West Virginia Spring Gobbler Season Set To Begin
The West Virginia Division of Natural Resources (DNR) reminds hunters to get their gear ready for the upcoming spring gobbler hunting season. The four-week season opens April 28 and closes on May 24, according to Bill Igo, the DNR’s wild turkey project leader. Igo recommends spring gobbler hunters make sure they are prepared with proper clothing, a shotgun that is appropriately patterned, and adequate hunting gear (e.g., turkey calls, knife, rain gear, compass/GPS unit, matches, maps and a pencil for completing field tags). Hunters are advised not to wear clothing with the colors of red, white or blue – the colors of a mature gobbler’s head and neck area.
A special one-day, youth spring gobbler hunt opens on April 26, just prior to the regular Monday season opening. Youth participating in this hunt must be at least eight years of age and no more than 14 years old on the day of the season. The youth must be accompanied by a licensed adult of at least 21 years of age, who cannot carry a gun or bow and must remain close enough to render advice and assistance to the youngster. The only legal weapon that can be used by a youth hunter is a shotgun with shot sizes 4, 5 or 6. Last year, youth hunters harvested 298 toms during the one-day youth spring gobbler season. “This special youth hunt provides an ideal opportunity for seasoned hunters to introduce young people to the joys of spring turkey hunting,” said Igo. “In addition to having a great day afield, these adult mentors pass along their hunting knowledge, create great memories and keep the fine hunting tradition alive for the next generation of hunters.”
Wildlife biologists are predicting a slightly higher harvest of birds this spring when compared to last year’s kill of 9,965. “West Virginia’s brood count was up 12 percent in 2006 over the previous year, but was an average brood count when compared to the last 5 years,” Igo said. “Our data indicate brood counts accurately predict spring turkey harvests two years down the road. With more two-year old birds in the population this spring, a slight increase in overall harvest is expected.”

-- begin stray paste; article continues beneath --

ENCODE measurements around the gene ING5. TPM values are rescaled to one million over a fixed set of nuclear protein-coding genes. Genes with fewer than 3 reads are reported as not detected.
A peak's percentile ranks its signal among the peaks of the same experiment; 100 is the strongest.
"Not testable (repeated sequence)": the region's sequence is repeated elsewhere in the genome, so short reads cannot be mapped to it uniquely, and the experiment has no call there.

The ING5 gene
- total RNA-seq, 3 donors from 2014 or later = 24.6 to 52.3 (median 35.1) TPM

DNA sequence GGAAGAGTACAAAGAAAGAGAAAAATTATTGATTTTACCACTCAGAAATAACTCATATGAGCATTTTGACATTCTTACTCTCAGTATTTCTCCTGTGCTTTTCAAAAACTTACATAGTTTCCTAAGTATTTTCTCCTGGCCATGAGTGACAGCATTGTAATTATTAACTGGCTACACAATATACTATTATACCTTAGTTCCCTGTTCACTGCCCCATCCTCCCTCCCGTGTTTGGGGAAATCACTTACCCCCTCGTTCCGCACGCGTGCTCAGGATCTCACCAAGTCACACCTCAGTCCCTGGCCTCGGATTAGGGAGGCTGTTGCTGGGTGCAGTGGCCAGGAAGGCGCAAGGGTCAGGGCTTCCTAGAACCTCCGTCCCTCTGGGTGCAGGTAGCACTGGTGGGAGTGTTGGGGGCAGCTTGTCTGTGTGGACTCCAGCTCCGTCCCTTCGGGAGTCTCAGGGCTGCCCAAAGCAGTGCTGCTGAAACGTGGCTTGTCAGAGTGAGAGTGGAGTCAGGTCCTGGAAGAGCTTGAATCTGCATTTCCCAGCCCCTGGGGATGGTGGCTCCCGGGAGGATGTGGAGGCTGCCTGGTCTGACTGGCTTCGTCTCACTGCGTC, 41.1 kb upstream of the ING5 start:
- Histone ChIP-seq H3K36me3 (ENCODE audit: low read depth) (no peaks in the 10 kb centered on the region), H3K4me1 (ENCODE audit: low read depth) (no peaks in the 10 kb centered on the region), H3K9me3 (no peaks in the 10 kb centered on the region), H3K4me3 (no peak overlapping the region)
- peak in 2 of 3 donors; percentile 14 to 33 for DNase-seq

Igo also advises hunters to be aware that radio transmitters and/or leg bands have been placed on some gobblers. These marked birds are part of a statewide gobbler survival study to determine causes of mortality, effects of hunting and gather more biological data designed to assist the DNR in its efforts to effectively manage the state’s wild turkey resource. Hunters harvesting a banded or radioed bird should contact their local DNR District Office or the Elkins Operations Center.
The DNR, in conjunction with the West Virginia Chapter of the National Wild Turkey Federation, is also conducting the Annual Spring Gobbler Hunting Survey. Cooperating turkey hunters submit daily records of their hunts and complete a brief questionnaire. A hunter does not have to kill a gobbler to provide useful data. Much of the survey information collected involves what a hunter hears, sees or has an opinion about. Any hunter interested in participating in the survey is encouraged to contact Patty Fordyce, West Virginia Division of Natural Resources, PO Box 67, Elkins, WV 26241, telephone: 304-637-0245 or email: firstname.lastname@example.org.